It’s well known that the student loan crisis has gotten out of control and continues to grow every second. According to Business Insider, student debt has skyrocketed from $500 billion in 2006, just 9 years go, to over $1.3 trillion today. Many people in government have proposed student loan forgiveness and other strategies to help reduce […]
Why is college so expensive? Is it worth the investment? VICE News recently aired a segment on the rising cost of college and asked a panel and viewers those questions, among others about the increase in student debt and how different college degrees affect future earnings. Is college worth the cost? The panel included Student Voice’s […]
We write a lot about the country’s rising student loan debt and the fact that it’s already over $1.3 trillion, as well as the effects it’s had on the economy and borrowers’ lives.
But it’s a lot different to actually see it grow by the second. MarketWatch has created a national student loan debt clock to help people visualize just how quickly student loan debt is growing, and it’s pretty sobering to watch.
In fact, by the time you finish reading this post, it will likely have grown by $366,600.
With 70% of college graduates now leaving school with debt and the national student loan debt now at $1.3 trillion and growing, there have been many proposed solutions on how to combat the country’s student loan problem. According to Martin O’Malley, the former governor of Maryland, the federal government must act swiftly to stop the student […]
Most parents look forward to their children graduating from college, as it marks the time in their lives when they can start becoming real adults and taking care of themselves–moving out, finding a full time job, and potentially getting married, having kids, or buying a home.
But a recent study from the University of Arizona, as reported by CNN Money, has found that that’s not the case for more than half of recent college graduates, who report they still depend on their parents for money.
When most students enter college, student debt is a far thing from their minds. They’re more likely to be concerned with classes, making friends, and adjusting to a new place. Since most students enter college as young adults, it’s difficult for many to grasp how student loans work and the consequences of taking them out. But […]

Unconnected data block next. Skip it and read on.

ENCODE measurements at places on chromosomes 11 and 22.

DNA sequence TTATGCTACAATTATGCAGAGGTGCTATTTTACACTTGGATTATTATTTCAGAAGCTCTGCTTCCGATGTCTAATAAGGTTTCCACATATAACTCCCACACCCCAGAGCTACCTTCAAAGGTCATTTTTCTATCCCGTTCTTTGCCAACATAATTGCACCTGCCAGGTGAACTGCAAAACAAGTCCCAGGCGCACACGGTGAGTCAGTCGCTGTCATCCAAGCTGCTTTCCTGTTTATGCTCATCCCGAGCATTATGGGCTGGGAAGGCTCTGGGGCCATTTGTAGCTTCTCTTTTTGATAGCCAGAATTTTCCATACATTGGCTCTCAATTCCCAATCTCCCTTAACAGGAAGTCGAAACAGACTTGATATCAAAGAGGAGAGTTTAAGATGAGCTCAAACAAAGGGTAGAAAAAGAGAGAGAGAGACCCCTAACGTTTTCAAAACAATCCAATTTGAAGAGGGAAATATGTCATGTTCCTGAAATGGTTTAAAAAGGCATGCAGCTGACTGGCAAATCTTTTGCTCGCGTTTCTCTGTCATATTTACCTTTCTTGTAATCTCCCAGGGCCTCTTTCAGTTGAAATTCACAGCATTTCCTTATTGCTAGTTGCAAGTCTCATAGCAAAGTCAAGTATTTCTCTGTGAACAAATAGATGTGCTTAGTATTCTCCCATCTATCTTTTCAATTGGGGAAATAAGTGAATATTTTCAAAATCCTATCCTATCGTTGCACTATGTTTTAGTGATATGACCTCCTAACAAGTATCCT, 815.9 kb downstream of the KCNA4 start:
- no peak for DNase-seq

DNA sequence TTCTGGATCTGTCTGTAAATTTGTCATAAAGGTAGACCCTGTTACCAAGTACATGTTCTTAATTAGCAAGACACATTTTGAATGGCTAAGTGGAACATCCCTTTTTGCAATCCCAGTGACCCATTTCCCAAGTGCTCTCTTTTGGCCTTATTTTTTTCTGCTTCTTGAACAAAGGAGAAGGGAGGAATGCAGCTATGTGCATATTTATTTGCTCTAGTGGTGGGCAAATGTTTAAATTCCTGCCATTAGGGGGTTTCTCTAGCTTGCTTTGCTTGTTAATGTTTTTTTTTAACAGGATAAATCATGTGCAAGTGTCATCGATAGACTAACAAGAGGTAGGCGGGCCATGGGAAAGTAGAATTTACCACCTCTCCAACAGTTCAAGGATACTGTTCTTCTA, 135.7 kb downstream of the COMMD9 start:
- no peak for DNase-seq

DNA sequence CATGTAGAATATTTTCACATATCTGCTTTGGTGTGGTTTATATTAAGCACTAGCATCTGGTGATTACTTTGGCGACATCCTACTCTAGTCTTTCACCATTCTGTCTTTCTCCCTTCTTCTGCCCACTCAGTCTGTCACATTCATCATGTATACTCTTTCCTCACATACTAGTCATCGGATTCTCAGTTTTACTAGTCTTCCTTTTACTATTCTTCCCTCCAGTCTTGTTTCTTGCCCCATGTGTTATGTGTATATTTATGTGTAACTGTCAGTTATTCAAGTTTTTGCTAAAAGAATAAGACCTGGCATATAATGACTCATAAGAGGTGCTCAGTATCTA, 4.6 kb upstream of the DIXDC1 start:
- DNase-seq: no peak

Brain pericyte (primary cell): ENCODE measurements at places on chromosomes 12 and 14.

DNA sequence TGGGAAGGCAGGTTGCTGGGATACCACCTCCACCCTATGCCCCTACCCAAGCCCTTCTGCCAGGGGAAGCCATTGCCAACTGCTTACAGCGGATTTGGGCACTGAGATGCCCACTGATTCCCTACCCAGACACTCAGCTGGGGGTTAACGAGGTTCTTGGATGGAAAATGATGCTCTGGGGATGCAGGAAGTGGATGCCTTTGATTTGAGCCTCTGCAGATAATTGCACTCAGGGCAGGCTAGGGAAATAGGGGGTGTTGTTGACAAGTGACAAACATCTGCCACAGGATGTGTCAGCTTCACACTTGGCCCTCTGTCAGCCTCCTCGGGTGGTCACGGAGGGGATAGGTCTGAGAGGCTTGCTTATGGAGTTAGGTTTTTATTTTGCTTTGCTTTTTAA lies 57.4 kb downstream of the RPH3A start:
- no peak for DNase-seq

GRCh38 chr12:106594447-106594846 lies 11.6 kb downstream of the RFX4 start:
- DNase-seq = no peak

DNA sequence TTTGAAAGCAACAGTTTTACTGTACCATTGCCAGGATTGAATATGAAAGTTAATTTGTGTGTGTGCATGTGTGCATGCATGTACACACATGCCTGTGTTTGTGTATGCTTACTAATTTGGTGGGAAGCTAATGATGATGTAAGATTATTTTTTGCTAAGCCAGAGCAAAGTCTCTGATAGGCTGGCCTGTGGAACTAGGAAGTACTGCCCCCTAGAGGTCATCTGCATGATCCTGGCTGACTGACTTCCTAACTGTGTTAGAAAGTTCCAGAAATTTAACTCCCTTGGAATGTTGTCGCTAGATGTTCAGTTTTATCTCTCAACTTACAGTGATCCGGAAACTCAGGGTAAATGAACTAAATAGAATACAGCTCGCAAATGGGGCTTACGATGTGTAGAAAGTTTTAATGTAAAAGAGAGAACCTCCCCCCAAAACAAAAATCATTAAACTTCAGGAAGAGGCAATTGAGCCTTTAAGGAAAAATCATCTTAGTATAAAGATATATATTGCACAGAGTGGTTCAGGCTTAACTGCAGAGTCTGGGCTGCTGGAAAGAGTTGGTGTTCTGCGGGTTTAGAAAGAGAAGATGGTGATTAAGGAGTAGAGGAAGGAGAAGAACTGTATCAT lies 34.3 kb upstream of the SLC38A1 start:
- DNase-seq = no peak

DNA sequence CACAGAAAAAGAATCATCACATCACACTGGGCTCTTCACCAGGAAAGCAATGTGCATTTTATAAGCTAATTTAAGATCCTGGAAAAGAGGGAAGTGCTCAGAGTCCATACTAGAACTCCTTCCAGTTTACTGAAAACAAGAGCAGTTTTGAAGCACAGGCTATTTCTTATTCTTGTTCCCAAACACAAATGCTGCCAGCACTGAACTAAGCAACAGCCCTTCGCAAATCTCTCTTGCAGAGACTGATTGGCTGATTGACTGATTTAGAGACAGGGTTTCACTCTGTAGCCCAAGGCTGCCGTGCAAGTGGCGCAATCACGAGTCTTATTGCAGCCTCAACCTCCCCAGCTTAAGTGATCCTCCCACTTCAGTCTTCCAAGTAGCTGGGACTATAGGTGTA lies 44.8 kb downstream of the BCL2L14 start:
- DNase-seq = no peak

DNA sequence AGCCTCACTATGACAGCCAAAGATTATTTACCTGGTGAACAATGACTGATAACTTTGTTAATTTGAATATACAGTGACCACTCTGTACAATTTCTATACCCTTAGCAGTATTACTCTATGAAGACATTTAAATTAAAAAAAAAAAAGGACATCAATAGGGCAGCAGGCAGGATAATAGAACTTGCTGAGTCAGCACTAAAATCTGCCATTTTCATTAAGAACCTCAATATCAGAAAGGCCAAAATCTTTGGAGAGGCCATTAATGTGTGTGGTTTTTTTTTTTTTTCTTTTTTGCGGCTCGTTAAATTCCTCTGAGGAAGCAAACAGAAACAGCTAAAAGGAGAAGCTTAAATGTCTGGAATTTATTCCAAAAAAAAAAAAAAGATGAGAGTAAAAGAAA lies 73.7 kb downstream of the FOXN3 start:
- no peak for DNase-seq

It’s no secret that student debt is a big issue for millions of Americans. We’re constantly hearing scary statistics about the rising amount of student loan debt (currently over $1.2 trillion) and how many borrowers are struggling to repay their loans.
But a recent study, as described in U.S. News & World Report, showed that three types of borrowers are struggling the most and accounting for a large part of the high numbers we hear associated with student debt.
One would assume that graduating with a high level of student debt would put a borrower at greater risk of falling behind on their payments and defaulting on their student loans.
But a new report from the Federal Reserve Bank of New York found the exact opposite to be true.
Over 100 students who attended the now-defunct for-profit Corinthian Colleges system are striking out against their former college and refusing to repay their student loans.
The students are attempting to pressure the government into forgiving their debt, alleging that the colleges didn’t hold up their end of the bargain–by providing a subpar education and not preparing them for a post-graduate career.
While the White House has introduced recent proposals to lower the cost of college for incoming students, the 40 million Americans struggling with student loan debt haven’t seen much relief.
But President Obama’s new Student Aid Bill of Rights could help change that and make borrowing and repaying federal student loans a less painful process.